The federal American Rescue Plan Act (ARPA) of 2021 includes a provision barring states from using federal funds to cut taxes under certain conditions. While litigation is ongoing over whether the provision is even constitutional – several federal judges have already ruled that it’s unconstitutional – would it stand in the way of a proposed tax cut in Pennsylvania, reducing their highest-in-the-country business tax rate?
It would not. The U.S. Treasury Department has issued rules about how it will enforce the provision, which involves comparing current revenue with Fiscal Year 2019 revenue adjusted for inflation. If current revenue is below that amount, then a state would need to provide an explanation of any permissible sources that “paid for” the tax cut aside from federal funds, such as higher state revenues, tax increases, or spending cuts. A 1 percent difference is ignored as de minimis. If Treasury does not agree with the explanation, a state can request reconsideration. Only if the state’s case at that point is unsatisfactory will Treasury proceed with seeking recoupment of the federal funds.
Pennsylvania’s flush revenue situation will not trigger much of this process, if any at all. Pennsylvania’s FY 2019 revenue was $34.9 billion. Adding inflation of 12.07 percent from 2019 to 2022 (using the GDP price deflator from the Bureau of Economic Analysis, as directed by the Treasury regulation) produces a baseline figure of $39.1 billion. Pennsylvania current revenue remains above this number, at $43.9 billion at most recent count.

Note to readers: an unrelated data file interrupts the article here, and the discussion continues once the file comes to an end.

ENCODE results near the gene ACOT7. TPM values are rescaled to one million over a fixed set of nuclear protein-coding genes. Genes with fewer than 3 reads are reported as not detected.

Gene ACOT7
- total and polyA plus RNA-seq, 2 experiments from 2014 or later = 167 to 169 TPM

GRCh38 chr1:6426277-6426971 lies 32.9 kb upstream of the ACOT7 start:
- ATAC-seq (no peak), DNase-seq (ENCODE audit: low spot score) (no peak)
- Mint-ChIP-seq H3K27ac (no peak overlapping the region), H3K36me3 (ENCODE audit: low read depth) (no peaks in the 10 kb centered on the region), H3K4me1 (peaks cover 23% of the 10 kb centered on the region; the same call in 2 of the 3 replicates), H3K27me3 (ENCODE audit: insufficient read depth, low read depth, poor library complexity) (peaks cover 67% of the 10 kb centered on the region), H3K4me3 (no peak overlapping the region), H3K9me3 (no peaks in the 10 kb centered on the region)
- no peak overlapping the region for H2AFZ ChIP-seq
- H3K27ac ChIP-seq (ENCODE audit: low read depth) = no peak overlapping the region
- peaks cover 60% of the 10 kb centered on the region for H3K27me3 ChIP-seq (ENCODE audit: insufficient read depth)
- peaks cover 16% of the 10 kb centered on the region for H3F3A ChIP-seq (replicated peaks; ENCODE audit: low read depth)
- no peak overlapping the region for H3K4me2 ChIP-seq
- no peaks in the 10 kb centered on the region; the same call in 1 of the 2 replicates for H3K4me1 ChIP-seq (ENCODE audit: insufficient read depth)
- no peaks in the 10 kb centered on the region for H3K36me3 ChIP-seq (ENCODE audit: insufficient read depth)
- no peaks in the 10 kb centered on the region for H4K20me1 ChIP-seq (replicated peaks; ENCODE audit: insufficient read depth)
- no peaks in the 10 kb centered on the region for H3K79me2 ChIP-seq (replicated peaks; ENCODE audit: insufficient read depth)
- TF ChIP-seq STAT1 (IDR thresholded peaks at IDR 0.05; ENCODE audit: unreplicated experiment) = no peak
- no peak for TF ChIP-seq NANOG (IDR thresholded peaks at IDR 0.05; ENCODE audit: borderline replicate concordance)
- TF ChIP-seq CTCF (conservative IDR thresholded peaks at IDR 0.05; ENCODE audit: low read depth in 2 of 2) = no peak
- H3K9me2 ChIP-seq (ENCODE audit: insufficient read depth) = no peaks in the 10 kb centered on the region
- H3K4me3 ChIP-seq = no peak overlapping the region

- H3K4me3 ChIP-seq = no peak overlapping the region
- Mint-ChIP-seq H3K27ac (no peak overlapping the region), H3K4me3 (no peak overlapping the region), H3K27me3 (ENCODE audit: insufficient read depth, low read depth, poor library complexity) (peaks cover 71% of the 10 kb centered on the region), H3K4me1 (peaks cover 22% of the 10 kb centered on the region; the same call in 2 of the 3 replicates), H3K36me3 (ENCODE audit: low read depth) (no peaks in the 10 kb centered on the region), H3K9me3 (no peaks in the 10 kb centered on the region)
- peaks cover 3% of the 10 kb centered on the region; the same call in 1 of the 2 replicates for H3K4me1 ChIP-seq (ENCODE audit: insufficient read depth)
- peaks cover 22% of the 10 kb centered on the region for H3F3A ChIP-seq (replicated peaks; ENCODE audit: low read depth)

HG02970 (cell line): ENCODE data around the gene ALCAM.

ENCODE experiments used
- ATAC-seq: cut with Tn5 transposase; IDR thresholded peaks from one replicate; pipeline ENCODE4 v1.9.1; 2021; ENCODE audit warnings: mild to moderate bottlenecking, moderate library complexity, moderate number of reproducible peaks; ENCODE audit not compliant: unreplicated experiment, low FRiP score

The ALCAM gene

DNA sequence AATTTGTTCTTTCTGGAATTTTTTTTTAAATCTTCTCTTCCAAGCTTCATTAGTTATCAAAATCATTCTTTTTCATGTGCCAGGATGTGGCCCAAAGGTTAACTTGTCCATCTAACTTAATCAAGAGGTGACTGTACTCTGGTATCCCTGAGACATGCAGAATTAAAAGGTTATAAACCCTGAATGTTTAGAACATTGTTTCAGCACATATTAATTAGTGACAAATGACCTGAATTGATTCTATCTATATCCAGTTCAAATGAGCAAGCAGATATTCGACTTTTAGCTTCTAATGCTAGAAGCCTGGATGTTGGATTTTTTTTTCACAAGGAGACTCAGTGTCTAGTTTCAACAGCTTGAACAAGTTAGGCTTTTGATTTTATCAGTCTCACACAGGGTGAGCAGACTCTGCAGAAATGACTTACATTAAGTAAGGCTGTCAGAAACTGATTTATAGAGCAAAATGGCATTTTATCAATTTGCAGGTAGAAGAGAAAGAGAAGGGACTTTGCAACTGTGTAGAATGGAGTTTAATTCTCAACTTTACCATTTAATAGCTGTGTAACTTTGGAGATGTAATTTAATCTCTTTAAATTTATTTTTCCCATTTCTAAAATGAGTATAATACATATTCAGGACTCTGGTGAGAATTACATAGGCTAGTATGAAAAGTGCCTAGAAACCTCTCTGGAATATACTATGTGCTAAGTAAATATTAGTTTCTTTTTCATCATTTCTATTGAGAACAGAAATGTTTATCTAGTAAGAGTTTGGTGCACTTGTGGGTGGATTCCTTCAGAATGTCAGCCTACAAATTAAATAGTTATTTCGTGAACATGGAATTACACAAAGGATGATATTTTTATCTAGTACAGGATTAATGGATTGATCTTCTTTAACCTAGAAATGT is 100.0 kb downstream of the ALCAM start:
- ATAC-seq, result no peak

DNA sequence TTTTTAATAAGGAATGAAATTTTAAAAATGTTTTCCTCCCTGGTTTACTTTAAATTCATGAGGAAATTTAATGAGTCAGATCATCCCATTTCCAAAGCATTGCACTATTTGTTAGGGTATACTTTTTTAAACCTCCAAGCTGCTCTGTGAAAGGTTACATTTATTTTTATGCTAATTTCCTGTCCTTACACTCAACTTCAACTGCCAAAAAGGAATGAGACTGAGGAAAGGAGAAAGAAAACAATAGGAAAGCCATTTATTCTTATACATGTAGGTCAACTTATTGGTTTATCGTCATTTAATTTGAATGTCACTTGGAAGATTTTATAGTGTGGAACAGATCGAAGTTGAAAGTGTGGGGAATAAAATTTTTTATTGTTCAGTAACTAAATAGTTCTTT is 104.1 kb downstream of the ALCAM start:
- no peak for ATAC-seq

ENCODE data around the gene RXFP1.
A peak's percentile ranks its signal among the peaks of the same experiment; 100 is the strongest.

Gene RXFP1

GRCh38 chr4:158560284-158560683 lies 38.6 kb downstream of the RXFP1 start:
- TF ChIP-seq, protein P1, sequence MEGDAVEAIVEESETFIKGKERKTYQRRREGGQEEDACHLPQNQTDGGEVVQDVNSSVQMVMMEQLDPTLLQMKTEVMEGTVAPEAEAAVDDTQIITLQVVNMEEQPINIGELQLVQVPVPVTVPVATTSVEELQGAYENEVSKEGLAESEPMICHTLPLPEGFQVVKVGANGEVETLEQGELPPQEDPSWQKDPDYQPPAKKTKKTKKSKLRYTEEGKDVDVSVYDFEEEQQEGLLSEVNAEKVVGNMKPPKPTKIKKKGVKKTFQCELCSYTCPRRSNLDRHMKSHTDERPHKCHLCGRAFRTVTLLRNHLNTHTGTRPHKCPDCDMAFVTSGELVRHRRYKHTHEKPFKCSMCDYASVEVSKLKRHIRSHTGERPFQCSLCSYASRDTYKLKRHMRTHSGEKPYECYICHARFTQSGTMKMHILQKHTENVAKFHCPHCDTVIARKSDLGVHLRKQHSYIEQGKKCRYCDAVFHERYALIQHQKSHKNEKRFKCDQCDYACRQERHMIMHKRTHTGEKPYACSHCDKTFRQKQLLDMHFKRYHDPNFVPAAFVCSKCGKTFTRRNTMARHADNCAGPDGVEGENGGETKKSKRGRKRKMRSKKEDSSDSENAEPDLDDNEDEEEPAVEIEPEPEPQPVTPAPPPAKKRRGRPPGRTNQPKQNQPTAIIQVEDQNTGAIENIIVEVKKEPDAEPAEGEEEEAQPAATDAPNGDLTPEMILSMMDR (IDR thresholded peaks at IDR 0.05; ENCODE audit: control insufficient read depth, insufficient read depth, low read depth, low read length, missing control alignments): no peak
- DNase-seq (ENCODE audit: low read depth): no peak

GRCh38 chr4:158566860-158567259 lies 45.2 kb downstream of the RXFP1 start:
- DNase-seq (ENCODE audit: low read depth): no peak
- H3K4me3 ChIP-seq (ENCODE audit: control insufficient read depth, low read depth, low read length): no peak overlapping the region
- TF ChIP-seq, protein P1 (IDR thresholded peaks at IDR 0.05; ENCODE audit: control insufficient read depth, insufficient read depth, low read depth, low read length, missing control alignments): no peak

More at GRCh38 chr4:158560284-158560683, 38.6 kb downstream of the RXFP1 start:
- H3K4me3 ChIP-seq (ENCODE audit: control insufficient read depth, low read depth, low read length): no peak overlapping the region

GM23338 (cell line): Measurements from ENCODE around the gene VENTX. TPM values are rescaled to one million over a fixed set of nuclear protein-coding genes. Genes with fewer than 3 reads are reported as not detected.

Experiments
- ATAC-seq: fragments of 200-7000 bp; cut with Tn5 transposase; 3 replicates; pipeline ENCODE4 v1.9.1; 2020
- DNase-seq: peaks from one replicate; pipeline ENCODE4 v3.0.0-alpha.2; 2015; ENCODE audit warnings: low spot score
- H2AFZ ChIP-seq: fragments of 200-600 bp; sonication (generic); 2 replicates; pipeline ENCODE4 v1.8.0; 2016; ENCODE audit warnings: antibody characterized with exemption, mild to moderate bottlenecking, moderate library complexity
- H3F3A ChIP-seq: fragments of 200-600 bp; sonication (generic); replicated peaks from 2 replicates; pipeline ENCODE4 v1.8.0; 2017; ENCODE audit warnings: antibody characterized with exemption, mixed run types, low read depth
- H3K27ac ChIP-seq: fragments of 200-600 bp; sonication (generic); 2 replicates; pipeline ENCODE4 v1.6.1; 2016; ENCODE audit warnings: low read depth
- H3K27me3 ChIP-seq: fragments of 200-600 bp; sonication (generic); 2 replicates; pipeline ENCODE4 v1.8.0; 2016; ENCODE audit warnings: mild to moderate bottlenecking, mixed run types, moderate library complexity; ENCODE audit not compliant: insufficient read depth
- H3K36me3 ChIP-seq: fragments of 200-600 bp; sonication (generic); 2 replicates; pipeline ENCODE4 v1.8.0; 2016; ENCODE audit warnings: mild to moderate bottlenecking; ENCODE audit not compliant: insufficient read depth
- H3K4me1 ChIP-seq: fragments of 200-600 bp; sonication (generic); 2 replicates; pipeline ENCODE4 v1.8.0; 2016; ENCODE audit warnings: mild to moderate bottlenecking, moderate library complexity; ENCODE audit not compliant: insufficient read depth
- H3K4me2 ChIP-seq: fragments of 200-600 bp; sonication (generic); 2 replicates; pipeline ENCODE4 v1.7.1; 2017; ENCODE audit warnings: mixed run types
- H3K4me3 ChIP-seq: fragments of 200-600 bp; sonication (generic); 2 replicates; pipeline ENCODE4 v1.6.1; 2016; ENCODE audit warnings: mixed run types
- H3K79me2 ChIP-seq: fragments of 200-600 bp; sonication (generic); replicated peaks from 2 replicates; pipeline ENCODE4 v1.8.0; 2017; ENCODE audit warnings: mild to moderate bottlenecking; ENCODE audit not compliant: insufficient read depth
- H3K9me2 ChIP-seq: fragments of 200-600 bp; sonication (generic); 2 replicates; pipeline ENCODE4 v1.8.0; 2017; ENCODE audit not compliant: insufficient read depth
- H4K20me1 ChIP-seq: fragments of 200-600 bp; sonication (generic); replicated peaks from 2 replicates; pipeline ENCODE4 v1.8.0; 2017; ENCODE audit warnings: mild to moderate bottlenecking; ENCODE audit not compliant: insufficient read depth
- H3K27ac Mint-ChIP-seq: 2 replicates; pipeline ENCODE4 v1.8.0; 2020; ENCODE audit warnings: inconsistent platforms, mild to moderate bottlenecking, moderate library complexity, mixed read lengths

Therefore, a proposed tax cut of several hundred million dollars would not run Pennsylvania afoul of the ARPA provision; Pennsylvania’s revenue surplus is large enough that it could repeal the entire corporate income tax outright without triggering the federal provision. Other states have come to the same conclusion that ARPA does not prohibit them from cutting taxes, with reductions being enacted in over a dozen states since 2020 and being actively considered in over half the states. Even if the ARPA provision is ultimately held to be constitutional, Pennsylvania could cut taxes by billions of dollars without triggering it.